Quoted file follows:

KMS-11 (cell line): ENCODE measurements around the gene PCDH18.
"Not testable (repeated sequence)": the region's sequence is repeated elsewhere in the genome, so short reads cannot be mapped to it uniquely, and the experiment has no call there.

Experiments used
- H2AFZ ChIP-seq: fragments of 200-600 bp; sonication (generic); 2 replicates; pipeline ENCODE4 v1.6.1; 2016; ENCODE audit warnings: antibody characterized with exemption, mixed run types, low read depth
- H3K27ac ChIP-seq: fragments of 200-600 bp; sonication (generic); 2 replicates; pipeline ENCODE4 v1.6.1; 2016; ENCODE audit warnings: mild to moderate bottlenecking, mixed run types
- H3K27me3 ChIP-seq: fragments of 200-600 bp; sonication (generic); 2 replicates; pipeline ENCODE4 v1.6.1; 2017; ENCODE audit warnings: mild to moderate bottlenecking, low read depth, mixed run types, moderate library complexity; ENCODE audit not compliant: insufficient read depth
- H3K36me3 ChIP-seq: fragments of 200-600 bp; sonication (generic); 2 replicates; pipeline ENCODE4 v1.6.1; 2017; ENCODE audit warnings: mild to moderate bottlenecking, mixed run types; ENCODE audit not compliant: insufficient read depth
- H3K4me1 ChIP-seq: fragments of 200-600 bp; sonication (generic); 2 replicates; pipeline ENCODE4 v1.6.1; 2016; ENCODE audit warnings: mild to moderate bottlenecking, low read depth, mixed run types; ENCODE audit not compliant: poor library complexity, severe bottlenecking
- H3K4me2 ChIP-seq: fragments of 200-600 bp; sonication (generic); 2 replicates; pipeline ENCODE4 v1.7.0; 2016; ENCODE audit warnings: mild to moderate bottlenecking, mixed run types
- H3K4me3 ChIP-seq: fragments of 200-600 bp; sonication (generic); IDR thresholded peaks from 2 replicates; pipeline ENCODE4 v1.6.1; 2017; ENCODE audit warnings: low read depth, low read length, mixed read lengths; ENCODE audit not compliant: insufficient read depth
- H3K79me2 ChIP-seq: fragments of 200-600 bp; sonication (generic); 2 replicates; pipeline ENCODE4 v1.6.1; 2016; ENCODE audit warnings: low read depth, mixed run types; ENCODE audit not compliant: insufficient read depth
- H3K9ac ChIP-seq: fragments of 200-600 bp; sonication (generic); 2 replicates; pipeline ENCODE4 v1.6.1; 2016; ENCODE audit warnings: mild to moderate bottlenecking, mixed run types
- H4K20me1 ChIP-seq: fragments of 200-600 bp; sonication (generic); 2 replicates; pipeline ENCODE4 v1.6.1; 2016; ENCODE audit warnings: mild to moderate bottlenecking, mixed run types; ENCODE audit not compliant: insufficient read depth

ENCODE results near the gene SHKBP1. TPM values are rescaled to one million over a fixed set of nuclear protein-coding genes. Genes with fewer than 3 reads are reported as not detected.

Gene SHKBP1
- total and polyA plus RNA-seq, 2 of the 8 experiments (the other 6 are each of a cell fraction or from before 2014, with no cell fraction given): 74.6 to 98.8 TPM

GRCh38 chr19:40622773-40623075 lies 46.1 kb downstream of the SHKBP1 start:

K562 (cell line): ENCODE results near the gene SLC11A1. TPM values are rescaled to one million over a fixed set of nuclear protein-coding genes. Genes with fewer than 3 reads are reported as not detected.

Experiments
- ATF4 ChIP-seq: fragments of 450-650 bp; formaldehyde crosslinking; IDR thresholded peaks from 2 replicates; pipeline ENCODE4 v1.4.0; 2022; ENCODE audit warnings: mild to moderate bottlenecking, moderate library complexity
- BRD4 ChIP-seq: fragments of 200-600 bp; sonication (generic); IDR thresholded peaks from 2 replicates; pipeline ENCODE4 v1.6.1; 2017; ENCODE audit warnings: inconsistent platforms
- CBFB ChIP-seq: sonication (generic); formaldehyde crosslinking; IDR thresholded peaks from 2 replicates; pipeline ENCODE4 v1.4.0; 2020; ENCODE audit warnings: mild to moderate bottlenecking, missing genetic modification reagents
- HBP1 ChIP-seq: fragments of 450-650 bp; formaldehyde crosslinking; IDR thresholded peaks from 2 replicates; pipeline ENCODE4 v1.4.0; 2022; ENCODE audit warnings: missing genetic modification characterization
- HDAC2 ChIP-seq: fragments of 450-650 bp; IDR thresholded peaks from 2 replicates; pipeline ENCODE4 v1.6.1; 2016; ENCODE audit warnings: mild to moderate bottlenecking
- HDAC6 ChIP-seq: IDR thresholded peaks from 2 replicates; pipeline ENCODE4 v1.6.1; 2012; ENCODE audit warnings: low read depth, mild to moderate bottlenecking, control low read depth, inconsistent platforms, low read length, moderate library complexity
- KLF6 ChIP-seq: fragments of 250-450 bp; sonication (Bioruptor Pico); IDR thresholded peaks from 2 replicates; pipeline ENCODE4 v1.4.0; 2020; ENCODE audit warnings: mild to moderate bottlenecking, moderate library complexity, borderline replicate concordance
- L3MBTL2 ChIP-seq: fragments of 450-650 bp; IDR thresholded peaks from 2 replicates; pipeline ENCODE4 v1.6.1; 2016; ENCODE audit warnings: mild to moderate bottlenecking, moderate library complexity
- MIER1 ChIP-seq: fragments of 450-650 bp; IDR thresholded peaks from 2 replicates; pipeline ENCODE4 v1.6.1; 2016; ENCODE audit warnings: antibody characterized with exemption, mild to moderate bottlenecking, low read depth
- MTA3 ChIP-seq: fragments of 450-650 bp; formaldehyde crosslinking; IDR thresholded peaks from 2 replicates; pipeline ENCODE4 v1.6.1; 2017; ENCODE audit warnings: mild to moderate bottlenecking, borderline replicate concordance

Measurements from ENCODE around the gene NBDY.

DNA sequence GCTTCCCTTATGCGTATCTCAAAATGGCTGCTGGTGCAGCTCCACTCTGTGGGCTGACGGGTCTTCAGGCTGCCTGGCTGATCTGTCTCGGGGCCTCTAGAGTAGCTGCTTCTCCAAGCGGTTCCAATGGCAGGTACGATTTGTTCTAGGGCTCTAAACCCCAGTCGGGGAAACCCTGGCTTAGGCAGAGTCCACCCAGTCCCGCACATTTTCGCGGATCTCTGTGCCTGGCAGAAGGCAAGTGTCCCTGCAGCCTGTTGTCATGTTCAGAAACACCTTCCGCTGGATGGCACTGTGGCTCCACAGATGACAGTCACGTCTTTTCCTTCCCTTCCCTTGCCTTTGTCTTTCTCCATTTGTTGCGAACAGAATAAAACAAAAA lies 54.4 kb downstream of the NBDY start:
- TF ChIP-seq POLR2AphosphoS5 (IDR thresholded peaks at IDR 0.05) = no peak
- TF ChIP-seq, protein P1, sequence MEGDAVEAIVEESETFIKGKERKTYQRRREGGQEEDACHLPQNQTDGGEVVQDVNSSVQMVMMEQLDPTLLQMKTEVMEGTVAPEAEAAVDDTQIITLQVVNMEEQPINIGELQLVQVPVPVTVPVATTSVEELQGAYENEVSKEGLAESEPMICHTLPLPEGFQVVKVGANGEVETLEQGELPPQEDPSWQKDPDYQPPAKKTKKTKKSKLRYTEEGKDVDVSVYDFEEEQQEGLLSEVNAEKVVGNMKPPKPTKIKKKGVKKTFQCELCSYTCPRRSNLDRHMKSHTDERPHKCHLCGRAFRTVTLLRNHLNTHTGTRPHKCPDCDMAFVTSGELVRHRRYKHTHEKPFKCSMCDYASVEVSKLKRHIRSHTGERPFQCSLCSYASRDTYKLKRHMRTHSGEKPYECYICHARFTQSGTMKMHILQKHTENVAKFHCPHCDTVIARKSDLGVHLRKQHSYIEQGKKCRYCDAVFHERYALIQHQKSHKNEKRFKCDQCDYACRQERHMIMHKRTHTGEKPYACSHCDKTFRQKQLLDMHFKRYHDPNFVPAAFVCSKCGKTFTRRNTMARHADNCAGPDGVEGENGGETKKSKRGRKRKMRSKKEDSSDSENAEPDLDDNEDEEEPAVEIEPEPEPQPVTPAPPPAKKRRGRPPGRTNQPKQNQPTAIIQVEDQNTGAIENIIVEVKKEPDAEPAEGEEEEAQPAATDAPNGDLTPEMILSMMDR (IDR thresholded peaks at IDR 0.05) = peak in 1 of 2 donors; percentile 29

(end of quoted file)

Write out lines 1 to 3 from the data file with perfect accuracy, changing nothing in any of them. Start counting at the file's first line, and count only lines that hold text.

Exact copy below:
KMS-11 (cell line): ENCODE measurements around the gene PCDH18.
"Not testable (repeated sequence)": the region's sequence is repeated elsewhere in the genome, so short reads cannot be mapped to it uniquely, and the experiment has no call there.

Experiments used